Today’s post is just a little abstraction of a photo I made last week.
With the ever warming days, many of the willows have put out ‘catkins’. This is the flower of the willow tree. Many would recognize ‘Pussy Willows’. These are the same but not as densely packed as the Pussy Willow variety and have already matured into full flower. They are still beautiful to look at. These are the catkins of the Sand willow. The photo was made along the banks of Duffins Creek, near Whitevale, Ontario.
I wanted to do a bit of a special effect on this since it did not ‘grab’ me when I first looked at the image. This is not my usual style but a bit of a learning exercise. Have had several comments that it would make a nice wall hanging.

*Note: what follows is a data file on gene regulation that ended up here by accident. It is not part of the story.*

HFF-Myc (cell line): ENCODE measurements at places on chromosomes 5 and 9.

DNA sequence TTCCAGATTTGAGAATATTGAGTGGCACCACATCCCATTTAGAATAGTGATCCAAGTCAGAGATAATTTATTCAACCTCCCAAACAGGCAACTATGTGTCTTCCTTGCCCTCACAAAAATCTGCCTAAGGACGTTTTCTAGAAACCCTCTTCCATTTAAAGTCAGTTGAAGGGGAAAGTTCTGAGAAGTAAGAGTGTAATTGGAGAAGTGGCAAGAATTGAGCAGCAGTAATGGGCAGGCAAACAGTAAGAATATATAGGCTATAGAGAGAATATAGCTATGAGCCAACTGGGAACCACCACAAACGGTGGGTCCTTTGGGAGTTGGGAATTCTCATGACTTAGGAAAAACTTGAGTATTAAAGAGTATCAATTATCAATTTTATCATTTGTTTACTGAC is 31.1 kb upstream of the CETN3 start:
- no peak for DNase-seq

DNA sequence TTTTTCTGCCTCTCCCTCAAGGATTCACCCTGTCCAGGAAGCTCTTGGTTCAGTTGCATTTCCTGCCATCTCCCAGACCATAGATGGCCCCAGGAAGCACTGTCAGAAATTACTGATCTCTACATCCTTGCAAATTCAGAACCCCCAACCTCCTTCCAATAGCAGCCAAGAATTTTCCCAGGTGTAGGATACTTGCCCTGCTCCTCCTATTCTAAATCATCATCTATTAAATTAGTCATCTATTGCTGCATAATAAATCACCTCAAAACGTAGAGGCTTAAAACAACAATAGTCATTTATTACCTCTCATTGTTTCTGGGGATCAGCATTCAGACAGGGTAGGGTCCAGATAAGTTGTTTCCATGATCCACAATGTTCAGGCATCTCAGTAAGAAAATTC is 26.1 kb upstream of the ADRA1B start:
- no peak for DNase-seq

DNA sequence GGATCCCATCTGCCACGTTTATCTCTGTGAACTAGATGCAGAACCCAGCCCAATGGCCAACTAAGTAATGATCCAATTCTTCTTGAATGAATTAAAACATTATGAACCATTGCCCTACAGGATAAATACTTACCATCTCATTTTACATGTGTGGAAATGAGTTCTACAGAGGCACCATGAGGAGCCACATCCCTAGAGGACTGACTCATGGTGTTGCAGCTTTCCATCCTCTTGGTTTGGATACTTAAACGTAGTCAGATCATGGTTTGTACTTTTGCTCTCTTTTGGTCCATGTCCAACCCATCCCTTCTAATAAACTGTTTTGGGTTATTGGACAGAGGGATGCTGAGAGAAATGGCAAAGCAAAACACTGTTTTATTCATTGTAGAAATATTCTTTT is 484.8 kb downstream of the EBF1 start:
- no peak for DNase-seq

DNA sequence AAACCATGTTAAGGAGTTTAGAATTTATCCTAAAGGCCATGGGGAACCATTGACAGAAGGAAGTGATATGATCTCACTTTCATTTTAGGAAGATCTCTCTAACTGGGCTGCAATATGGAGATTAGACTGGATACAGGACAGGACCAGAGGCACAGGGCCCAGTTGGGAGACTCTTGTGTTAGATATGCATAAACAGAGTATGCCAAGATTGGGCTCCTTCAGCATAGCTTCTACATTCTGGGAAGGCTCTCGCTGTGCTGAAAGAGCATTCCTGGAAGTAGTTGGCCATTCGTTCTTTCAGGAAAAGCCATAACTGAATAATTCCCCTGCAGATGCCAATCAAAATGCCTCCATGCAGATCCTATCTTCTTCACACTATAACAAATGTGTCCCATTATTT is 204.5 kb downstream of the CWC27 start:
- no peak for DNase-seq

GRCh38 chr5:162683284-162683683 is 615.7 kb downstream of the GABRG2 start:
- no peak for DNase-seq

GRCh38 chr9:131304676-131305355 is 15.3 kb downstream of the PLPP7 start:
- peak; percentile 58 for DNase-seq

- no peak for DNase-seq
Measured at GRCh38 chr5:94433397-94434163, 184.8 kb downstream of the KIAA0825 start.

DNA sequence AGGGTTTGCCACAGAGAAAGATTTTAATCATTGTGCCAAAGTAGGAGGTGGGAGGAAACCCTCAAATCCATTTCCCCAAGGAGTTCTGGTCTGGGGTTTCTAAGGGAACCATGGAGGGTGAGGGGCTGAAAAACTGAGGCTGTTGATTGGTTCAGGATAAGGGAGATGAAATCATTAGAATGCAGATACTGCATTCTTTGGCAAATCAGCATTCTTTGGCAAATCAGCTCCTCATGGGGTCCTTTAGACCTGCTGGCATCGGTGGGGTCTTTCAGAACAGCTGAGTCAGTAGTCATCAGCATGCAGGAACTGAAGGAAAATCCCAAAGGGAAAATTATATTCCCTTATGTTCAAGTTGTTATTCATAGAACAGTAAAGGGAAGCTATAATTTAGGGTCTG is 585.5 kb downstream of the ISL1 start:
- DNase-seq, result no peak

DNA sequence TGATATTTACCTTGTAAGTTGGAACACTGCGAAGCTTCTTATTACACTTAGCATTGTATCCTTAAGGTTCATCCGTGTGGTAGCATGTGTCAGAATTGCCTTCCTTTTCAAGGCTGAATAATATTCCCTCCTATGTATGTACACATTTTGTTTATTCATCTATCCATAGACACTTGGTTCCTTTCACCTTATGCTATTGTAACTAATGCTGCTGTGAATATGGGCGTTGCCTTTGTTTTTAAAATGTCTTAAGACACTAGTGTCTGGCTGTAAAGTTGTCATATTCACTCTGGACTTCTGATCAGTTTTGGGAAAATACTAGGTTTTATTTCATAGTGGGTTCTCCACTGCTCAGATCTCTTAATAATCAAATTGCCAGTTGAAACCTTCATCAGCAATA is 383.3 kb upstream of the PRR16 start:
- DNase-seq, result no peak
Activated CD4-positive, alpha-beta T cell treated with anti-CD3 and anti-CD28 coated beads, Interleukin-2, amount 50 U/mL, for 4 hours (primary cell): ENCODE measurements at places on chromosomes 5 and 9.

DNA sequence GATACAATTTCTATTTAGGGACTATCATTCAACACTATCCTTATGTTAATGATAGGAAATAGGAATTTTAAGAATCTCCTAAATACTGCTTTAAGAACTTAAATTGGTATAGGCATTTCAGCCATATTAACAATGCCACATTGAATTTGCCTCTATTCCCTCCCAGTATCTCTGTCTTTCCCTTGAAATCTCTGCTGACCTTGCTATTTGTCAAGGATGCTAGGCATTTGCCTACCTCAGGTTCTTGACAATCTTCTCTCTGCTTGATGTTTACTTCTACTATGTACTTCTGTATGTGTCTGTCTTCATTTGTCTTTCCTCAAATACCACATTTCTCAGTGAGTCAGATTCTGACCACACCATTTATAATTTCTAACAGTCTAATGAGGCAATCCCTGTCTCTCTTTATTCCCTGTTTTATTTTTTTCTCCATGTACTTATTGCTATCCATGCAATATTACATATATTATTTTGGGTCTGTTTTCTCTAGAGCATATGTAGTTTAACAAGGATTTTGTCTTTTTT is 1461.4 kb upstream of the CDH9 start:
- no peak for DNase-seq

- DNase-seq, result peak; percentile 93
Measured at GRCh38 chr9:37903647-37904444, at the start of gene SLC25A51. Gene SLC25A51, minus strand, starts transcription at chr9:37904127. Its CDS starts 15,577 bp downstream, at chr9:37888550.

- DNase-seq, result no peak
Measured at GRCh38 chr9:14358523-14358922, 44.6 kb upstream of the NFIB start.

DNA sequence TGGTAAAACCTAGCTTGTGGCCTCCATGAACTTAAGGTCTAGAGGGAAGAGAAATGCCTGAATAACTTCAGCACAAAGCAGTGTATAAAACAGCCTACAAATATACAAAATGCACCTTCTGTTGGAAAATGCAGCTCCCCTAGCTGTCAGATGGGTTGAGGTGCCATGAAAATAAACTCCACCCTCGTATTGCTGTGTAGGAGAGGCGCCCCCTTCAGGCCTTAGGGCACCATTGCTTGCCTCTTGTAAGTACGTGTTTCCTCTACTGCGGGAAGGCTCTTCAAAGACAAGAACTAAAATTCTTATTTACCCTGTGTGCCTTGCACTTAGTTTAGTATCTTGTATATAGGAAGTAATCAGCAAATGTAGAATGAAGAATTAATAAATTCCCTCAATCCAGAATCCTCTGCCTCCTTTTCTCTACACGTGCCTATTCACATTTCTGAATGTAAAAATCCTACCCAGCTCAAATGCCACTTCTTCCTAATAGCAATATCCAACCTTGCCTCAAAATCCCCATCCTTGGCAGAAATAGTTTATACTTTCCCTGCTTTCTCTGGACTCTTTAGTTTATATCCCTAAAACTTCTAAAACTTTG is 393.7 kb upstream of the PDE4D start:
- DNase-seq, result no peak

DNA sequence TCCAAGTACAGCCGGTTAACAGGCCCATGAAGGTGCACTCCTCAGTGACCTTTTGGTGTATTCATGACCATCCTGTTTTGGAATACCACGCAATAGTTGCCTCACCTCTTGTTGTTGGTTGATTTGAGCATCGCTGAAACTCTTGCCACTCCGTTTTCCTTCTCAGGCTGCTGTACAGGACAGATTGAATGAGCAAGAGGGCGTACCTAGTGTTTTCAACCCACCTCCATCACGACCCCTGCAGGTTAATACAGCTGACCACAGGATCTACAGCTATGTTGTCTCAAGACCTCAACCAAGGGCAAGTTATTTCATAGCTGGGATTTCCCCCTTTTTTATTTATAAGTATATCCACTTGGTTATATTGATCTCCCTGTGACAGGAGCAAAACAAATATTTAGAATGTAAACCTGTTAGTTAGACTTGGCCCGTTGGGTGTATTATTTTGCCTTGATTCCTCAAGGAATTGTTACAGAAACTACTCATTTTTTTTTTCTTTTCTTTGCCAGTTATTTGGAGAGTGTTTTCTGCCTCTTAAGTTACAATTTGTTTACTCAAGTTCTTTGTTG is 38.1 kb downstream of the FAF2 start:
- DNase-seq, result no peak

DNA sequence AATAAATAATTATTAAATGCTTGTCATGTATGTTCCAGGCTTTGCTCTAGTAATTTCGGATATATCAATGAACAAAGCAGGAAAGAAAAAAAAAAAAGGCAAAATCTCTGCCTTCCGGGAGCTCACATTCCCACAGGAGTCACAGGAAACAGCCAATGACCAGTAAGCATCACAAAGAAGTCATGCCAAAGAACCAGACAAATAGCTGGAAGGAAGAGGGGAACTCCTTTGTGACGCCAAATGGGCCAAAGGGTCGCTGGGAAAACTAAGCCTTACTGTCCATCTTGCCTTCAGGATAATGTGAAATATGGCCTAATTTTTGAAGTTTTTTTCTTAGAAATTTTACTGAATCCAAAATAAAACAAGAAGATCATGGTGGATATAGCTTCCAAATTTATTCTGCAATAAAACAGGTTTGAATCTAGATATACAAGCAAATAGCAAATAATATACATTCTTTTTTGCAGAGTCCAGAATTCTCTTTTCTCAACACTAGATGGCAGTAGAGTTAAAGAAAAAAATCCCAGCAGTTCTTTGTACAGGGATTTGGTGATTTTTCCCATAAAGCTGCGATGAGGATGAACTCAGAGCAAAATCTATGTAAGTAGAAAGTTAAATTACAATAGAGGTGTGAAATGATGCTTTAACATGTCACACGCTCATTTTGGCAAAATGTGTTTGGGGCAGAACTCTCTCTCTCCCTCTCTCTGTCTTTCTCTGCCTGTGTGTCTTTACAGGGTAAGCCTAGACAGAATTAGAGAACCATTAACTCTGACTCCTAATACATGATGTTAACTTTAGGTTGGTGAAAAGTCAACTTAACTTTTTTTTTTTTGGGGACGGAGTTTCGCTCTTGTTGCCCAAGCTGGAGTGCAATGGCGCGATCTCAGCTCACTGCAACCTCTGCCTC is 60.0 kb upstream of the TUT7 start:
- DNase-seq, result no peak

Nikon D300 Nikor 70-300 mm f/4.5-5.6 @ 185 mm 1/100 sec; f/5.0; ISO 250
Pinecones on willows? I keep seeing these pin cone-like structures on the ends of sandbank willow branches along Duffins creek and always wondered what they were. They actually are not a natural part of the willow, but rather, the homes of Pinecone Willow Gall-midges (Rhabdophaga strobiloides). These midges secrete a chemical that forces the willow to create these pinecone-like pods to provide the midges food and shelter. The adult midge lays its eggs in the terminal bud of the plant in the early spring and the willow begins to form the pods. The larval infection does not seem to have any adverse effects on the willow. In fact, some of the ‘infected’ branches look larger than the non-infected ones. Bio-chemistry in the insect world!
I did notice that some of the pods have burst open into what looks like a dried flower. Nature is truly amazing. I’ll have to pay closer attention to these next time I’m out.
Nikon D300 Nikor 70-300 mm f/4.5-5.6 @ 140 mm 1/160 sec @ f/7.1, ISO 250